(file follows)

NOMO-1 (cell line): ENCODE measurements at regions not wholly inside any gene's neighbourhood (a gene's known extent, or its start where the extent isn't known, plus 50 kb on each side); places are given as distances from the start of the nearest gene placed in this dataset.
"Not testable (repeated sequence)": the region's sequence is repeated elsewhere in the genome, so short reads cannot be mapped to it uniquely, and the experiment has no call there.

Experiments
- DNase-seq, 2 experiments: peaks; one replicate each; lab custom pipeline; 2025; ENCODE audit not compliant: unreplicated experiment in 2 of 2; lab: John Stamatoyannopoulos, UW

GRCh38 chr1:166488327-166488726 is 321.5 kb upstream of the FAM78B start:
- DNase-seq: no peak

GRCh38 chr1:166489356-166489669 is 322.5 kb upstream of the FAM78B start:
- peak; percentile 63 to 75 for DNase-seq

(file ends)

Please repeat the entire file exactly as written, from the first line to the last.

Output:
NOMO-1 (cell line): ENCODE measurements at regions not wholly inside any gene's neighbourhood (a gene's known extent, or its start where the extent isn't known, plus 50 kb on each side); places are given as distances from the start of the nearest gene placed in this dataset.
"Not testable (repeated sequence)": the region's sequence is repeated elsewhere in the genome, so short reads cannot be mapped to it uniquely, and the experiment has no call there.

Experiments
- DNase-seq, 2 experiments: peaks; one replicate each; lab custom pipeline; 2025; ENCODE audit not compliant: unreplicated experiment in 2 of 2; lab: John Stamatoyannopoulos, UW

GRCh38 chr1:166488327-166488726 is 321.5 kb upstream of the FAM78B start:
- DNase-seq: no peak

GRCh38 chr1:166489356-166489669 is 322.5 kb upstream of the FAM78B start:
- peak; percentile 63 to 75 for DNase-seq